29th October 2003
'The allegation of mis-selling of self-certification mortgages to be
broadcast on tonight's BBC TV Money Programme is a very serious charge, and
is something that we warned about almost twelve months ago,' states Andrew
Frankish, Technical Director at Mortgage Talk, the North's largest independent mortgage broker.
'Last December, we advised that some brokers were using self-certification
mortgages inappropriately, and that the responsibility for selling these
loans correctly lies with the individual advisors themselves. Indeed, the recent rise in house prices has resulted in some buyers being sold self-certification mortgages that are not right for their needs,' adds Frankish.
He reiterates the advice that Mortgage Talk gave some time ago to anyone
contemplating taking out a self-certification mortgage. 'As house prices have continued to spiral in the last two years, homebuyers have felt under intense pressure to move up the property ladder. As a result, some borrowers have taken out mortgages that they will struggle to pay, if interest rates increase even slightly over the coming months' counsels Frankish.
'Although I genuinely believe that self-certification mortgages are a very
useful product in the right circumstances, many borrowers see them as a way of obtaining a loan for a sum far greater than they would normally qualify for. While they are suitable in a number of cases, there are occasions where buyers will be tempted to over-commit themselves,' he adds.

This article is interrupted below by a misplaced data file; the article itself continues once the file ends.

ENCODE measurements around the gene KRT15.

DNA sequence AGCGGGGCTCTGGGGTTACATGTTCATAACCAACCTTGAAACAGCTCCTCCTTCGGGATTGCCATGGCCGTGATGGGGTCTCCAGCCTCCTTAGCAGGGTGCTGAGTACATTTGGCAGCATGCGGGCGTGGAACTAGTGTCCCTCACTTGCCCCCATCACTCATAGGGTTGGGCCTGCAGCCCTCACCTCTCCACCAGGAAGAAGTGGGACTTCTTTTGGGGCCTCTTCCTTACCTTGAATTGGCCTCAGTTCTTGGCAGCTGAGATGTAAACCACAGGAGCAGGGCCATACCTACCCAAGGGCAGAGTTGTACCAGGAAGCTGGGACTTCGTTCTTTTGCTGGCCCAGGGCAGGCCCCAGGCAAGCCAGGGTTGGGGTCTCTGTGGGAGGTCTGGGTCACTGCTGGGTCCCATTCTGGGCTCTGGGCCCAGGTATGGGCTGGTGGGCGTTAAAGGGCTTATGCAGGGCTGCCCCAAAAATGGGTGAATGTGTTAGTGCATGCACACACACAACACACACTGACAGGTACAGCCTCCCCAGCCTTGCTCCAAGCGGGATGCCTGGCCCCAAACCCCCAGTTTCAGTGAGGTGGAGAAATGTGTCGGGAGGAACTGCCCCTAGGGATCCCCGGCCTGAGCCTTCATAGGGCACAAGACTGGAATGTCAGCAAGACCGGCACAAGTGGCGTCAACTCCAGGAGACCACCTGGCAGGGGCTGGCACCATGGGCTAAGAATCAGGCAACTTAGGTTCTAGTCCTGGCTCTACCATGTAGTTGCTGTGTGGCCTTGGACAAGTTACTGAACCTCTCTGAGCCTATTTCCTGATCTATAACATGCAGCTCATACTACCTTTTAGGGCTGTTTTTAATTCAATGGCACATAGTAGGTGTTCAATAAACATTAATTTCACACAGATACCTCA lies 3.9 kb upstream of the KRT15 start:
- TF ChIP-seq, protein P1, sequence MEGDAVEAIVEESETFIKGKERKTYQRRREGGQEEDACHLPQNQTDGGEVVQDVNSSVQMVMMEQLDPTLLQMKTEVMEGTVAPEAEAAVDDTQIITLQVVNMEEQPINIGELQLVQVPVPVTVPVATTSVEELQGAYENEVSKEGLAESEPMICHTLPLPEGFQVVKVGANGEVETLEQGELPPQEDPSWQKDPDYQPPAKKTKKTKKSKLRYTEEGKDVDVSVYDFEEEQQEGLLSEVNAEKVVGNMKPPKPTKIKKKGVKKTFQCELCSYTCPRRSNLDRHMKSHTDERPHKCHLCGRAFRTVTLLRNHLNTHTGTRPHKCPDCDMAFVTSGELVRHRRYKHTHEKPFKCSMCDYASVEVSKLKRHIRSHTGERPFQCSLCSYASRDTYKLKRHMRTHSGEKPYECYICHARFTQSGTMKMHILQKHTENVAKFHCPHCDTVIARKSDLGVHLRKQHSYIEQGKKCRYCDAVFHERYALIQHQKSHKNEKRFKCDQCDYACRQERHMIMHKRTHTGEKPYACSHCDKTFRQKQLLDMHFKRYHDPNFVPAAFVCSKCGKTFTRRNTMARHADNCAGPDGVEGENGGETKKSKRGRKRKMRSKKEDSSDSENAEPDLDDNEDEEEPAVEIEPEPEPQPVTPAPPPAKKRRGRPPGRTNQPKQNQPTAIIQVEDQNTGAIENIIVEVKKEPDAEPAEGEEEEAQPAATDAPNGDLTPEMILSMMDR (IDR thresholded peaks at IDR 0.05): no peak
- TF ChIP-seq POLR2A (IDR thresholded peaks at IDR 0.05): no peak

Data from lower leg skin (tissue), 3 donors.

'A large degree of responsibility for selling these products lies with mortgage brokers themselves. Any decent broker should undertake an affordability calculation, to pre-qualify applicants looking at these products. Even if the client cannot physically produce a wage slip or similar, their income has to be realistic to the nature of their employment, ' says Frankish.
'Moreover, a good broker ought to explain the significance of the client's
monthly commitment, and should produce a statement, in plain English, clarifying the implications of failing to meet their obligations. This should be signed by the client, as an acknowledgement,' he states.
Frankish believes that the only way in which this type of practice can be avoided in the future is for mortgage brokers to be accountable for their actions and advice, in the same way as other professional advisors.
'Mortgage advisors have a moral duty to their clients to give best advice.
Although industry compliance regulations are tougher than ever before, the
best way to ensure that brokers give appropriate advice is for the industry
to have the same degree of recognition, accountability and status as
professionals such as solicitors. After all, bad advice from a mortgage
broker can be just as catastrophic as that from a lawyer,' he states.
'As a result of the BBC's investigation, we will probably see the FSA take action to clamp down on the selling of self-certification mortgages. This may mean that only the self-employed will be able to take out such a loan in the future. This will deprive other genuine applicants, such as low income, high commission sales staff from the chance to obtain a mortgage through legitimate use of these products,' Frankish concludes.
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